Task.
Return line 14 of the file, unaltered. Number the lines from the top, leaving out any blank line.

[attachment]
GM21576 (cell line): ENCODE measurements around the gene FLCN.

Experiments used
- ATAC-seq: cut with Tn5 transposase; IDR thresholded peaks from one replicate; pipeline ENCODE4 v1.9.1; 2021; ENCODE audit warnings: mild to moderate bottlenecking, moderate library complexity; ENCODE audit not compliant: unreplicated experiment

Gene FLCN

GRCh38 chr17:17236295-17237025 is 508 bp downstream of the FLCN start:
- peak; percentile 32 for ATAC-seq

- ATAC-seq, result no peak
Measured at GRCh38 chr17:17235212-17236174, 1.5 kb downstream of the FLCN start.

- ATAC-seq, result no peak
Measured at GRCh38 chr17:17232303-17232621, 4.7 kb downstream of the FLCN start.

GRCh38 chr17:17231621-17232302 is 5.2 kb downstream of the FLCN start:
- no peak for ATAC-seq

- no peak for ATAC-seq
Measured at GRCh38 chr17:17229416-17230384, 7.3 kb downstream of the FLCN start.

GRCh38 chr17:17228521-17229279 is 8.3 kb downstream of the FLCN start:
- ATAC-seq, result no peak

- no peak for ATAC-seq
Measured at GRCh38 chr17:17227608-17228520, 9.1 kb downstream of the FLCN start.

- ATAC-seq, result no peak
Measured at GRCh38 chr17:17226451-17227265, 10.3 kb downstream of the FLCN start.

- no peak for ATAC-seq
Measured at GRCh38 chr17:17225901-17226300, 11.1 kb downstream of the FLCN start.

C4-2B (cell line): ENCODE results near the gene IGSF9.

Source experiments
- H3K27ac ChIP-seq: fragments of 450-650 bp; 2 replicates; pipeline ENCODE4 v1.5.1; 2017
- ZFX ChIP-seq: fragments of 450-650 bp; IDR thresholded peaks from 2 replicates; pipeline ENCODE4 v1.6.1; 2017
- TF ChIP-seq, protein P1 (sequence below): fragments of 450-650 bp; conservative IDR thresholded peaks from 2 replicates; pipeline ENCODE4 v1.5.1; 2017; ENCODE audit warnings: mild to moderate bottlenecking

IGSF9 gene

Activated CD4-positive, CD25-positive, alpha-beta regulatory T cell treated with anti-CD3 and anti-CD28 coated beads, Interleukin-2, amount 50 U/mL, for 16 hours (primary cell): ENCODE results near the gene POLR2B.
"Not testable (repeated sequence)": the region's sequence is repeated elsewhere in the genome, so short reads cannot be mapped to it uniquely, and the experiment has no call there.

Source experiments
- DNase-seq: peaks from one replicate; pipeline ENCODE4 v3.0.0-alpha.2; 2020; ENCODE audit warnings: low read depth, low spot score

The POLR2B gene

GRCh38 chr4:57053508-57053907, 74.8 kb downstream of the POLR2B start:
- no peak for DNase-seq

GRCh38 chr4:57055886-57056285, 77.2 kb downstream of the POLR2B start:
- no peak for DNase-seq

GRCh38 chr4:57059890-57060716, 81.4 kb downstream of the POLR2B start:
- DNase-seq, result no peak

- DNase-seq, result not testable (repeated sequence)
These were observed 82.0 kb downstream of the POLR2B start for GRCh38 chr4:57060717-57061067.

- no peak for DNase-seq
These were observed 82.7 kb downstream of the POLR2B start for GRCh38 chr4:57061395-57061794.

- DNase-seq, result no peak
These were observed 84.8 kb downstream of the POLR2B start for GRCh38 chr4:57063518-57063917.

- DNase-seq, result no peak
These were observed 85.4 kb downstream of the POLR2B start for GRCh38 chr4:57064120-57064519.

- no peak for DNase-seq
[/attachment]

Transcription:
Measured at GRCh38 chr17:17229416-17230384, 7.3 kb downstream of the FLCN start.